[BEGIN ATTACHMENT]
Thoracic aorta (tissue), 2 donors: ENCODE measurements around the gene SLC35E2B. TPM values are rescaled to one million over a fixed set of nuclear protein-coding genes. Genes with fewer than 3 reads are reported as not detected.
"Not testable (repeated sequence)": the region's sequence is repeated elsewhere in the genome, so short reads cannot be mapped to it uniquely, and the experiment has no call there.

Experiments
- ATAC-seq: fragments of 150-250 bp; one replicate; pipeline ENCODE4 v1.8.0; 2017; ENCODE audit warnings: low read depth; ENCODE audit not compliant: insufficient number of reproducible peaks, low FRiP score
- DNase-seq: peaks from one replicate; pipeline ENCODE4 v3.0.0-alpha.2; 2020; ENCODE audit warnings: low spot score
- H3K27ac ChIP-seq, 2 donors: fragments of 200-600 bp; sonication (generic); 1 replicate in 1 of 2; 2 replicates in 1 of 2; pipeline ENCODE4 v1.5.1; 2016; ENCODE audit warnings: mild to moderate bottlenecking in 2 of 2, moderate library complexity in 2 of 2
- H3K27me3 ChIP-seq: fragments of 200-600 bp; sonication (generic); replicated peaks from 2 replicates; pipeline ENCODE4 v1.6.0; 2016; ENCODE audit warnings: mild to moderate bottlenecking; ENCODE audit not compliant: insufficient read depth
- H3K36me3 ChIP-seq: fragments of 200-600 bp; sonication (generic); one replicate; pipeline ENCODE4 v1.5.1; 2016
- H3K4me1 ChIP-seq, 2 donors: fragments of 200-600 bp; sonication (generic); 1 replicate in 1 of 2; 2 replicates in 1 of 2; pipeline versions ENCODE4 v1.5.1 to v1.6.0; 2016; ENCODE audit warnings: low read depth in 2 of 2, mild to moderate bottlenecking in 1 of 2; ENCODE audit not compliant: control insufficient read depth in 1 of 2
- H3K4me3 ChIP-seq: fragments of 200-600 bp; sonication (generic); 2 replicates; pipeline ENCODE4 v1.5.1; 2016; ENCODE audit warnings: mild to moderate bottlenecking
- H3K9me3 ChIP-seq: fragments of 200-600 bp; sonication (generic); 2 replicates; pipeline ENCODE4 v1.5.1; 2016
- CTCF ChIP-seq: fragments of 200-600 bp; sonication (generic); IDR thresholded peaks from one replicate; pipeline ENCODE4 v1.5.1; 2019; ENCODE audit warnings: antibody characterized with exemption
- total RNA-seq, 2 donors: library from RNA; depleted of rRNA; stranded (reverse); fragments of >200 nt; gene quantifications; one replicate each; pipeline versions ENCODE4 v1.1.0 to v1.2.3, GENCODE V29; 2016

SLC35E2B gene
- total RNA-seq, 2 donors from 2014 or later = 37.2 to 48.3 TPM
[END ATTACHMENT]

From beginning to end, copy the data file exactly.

Thoracic aorta (tissue), 2 donors: ENCODE measurements around the gene SLC35E2B. TPM values are rescaled to one million over a fixed set of nuclear protein-coding genes. Genes with fewer than 3 reads are reported as not detected.
"Not testable (repeated sequence)": the region's sequence is repeated elsewhere in the genome, so short reads cannot be mapped to it uniquely, and the experiment has no call there.

Experiments
- ATAC-seq: fragments of 150-250 bp; one replicate; pipeline ENCODE4 v1.8.0; 2017; ENCODE audit warnings: low read depth; ENCODE audit not compliant: insufficient number of reproducible peaks, low FRiP score
- DNase-seq: peaks from one replicate; pipeline ENCODE4 v3.0.0-alpha.2; 2020; ENCODE audit warnings: low spot score
- H3K27ac ChIP-seq, 2 donors: fragments of 200-600 bp; sonication (generic); 1 replicate in 1 of 2; 2 replicates in 1 of 2; pipeline ENCODE4 v1.5.1; 2016; ENCODE audit warnings: mild to moderate bottlenecking in 2 of 2, moderate library complexity in 2 of 2
- H3K27me3 ChIP-seq: fragments of 200-600 bp; sonication (generic); replicated peaks from 2 replicates; pipeline ENCODE4 v1.6.0; 2016; ENCODE audit warnings: mild to moderate bottlenecking; ENCODE audit not compliant: insufficient read depth
- H3K36me3 ChIP-seq: fragments of 200-600 bp; sonication (generic); one replicate; pipeline ENCODE4 v1.5.1; 2016
- H3K4me1 ChIP-seq, 2 donors: fragments of 200-600 bp; sonication (generic); 1 replicate in 1 of 2; 2 replicates in 1 of 2; pipeline versions ENCODE4 v1.5.1 to v1.6.0; 2016; ENCODE audit warnings: low read depth in 2 of 2, mild to moderate bottlenecking in 1 of 2; ENCODE audit not compliant: control insufficient read depth in 1 of 2
- H3K4me3 ChIP-seq: fragments of 200-600 bp; sonication (generic); 2 replicates; pipeline ENCODE4 v1.5.1; 2016; ENCODE audit warnings: mild to moderate bottlenecking
- H3K9me3 ChIP-seq: fragments of 200-600 bp; sonication (generic); 2 replicates; pipeline ENCODE4 v1.5.1; 2016
- CTCF ChIP-seq: fragments of 200-600 bp; sonication (generic); IDR thresholded peaks from one replicate; pipeline ENCODE4 v1.5.1; 2019; ENCODE audit warnings: antibody characterized with exemption
- total RNA-seq, 2 donors: library from RNA; depleted of rRNA; stranded (reverse); fragments of >200 nt; gene quantifications; one replicate each; pipeline versions ENCODE4 v1.1.0 to v1.2.3, GENCODE V29; 2016

SLC35E2B gene
- total RNA-seq, 2 donors from 2014 or later = 37.2 to 48.3 TPM